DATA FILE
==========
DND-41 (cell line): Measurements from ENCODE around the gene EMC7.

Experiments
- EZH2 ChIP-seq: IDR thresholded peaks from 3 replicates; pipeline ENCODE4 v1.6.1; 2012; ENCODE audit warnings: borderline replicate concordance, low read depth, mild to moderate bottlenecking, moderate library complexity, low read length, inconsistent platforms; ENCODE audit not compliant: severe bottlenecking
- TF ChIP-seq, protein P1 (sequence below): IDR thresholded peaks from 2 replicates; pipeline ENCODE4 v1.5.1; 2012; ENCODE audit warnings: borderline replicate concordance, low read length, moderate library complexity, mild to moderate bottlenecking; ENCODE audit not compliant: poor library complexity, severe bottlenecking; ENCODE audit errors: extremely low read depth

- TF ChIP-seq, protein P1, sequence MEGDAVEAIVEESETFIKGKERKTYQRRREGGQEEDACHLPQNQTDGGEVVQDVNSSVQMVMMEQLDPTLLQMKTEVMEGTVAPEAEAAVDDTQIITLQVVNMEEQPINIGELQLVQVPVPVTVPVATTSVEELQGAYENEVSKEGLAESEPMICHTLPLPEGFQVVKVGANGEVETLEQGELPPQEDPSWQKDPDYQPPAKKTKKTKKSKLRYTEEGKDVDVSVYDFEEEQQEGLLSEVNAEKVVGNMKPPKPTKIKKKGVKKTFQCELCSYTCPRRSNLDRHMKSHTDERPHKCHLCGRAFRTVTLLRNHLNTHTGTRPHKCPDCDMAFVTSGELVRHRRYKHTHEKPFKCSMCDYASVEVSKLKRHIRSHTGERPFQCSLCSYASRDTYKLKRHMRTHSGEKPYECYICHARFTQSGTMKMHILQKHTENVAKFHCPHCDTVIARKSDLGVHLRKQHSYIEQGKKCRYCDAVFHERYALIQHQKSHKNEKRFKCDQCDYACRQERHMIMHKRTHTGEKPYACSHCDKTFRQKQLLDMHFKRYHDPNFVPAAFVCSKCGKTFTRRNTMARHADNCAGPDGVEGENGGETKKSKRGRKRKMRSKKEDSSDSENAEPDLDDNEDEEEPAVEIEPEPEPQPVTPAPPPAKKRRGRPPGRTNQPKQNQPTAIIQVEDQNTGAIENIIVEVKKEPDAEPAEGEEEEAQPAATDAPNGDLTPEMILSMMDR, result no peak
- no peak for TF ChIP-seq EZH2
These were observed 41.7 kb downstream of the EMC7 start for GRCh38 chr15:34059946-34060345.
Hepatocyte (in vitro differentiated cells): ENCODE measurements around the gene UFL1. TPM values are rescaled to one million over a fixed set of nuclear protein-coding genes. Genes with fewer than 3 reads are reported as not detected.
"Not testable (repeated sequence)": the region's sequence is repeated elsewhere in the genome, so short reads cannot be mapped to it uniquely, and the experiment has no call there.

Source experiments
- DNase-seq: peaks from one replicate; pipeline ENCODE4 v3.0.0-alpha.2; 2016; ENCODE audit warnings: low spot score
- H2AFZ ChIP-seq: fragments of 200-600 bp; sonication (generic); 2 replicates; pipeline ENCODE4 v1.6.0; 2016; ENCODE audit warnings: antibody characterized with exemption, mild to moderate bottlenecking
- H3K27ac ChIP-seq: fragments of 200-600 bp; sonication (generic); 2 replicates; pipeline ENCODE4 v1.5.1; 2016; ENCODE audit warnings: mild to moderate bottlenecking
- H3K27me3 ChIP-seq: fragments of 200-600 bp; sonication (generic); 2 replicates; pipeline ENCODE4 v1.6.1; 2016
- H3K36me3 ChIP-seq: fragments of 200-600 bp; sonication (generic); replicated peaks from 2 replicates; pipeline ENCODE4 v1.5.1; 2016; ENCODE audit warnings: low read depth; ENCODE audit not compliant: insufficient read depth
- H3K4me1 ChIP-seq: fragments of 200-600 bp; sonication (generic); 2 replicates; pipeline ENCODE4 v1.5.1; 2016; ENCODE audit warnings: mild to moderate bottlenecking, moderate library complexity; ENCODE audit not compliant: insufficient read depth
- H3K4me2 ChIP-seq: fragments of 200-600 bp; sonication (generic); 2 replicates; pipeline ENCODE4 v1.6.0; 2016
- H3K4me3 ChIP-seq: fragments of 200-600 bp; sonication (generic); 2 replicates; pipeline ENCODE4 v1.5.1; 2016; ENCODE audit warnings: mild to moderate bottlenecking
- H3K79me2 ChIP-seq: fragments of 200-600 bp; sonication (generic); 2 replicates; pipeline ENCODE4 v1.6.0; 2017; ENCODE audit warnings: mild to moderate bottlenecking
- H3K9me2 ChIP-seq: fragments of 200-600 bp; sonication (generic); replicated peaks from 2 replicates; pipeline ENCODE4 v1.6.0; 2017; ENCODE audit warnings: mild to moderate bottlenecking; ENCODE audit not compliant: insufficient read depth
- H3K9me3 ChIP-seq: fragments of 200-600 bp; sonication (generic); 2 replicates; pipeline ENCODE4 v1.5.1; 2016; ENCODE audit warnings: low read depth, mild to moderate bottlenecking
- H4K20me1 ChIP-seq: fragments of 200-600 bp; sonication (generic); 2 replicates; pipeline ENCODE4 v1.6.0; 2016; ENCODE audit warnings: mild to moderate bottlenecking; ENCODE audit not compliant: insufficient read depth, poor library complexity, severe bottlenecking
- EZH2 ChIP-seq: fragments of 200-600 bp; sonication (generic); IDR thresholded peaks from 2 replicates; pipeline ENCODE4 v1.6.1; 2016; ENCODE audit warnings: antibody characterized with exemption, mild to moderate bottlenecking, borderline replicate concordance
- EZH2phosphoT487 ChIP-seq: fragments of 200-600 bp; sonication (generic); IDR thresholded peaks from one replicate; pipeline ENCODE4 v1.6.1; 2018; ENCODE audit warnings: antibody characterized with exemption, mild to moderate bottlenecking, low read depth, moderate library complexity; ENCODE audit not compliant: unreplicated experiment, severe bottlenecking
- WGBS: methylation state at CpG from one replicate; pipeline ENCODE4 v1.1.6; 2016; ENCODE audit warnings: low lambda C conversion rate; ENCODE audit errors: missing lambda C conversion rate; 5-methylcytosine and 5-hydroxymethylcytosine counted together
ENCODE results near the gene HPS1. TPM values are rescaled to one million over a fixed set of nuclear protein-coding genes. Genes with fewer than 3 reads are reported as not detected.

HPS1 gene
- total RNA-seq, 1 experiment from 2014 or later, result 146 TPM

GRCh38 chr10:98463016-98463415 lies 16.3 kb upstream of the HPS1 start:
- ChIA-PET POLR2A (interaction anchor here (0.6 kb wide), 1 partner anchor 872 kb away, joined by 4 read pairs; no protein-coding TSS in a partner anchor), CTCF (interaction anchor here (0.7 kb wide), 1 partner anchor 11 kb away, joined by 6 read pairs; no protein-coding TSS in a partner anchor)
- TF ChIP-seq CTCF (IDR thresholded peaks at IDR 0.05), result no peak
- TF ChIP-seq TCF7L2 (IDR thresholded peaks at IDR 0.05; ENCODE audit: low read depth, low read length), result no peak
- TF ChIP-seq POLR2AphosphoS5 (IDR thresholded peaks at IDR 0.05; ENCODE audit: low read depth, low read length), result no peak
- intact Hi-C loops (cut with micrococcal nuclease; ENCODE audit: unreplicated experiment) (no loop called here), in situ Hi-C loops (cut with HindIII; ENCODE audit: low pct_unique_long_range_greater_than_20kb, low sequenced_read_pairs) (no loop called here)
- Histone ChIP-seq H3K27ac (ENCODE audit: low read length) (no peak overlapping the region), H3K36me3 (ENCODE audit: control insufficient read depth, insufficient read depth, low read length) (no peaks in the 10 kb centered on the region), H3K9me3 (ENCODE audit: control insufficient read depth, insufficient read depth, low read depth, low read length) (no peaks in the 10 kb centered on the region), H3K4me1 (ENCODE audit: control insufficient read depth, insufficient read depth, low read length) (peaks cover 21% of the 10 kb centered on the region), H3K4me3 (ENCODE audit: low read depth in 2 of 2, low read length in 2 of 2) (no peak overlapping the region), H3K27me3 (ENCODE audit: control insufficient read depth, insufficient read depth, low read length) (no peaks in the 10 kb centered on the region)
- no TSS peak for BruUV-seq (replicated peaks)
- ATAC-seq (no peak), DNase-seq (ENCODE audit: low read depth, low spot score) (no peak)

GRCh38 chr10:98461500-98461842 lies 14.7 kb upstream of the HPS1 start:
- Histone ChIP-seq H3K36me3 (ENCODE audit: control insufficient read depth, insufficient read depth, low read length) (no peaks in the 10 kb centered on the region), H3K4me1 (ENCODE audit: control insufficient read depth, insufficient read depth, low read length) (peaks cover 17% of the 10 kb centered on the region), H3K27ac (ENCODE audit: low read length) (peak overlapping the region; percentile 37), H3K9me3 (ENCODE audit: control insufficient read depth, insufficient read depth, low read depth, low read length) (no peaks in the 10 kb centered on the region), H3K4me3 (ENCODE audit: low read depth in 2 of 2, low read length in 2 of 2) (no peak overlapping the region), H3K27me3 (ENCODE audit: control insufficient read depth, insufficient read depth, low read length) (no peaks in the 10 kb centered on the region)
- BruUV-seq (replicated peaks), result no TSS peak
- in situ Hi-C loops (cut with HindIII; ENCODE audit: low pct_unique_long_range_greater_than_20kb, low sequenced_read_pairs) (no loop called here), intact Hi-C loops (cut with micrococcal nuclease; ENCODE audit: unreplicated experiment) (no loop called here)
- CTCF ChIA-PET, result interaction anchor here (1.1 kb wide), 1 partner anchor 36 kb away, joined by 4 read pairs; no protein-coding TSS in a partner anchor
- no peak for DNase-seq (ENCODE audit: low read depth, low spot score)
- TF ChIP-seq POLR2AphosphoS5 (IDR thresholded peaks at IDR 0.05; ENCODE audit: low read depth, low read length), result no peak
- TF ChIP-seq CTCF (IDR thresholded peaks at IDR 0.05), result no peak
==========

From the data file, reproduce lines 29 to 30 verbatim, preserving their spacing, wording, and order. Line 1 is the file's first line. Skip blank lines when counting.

GRCh38 chr10:98463016-98463415 lies 16.3 kb upstream of the HPS1 start:
- ChIA-PET POLR2A (interaction anchor here (0.6 kb wide), 1 partner anchor 872 kb away, joined by 4 read pairs; no protein-coding TSS in a partner anchor), CTCF (interaction anchor here (0.7 kb wide), 1 partner anchor 11 kb away, joined by 6 read pairs; no protein-coding TSS in a partner anchor)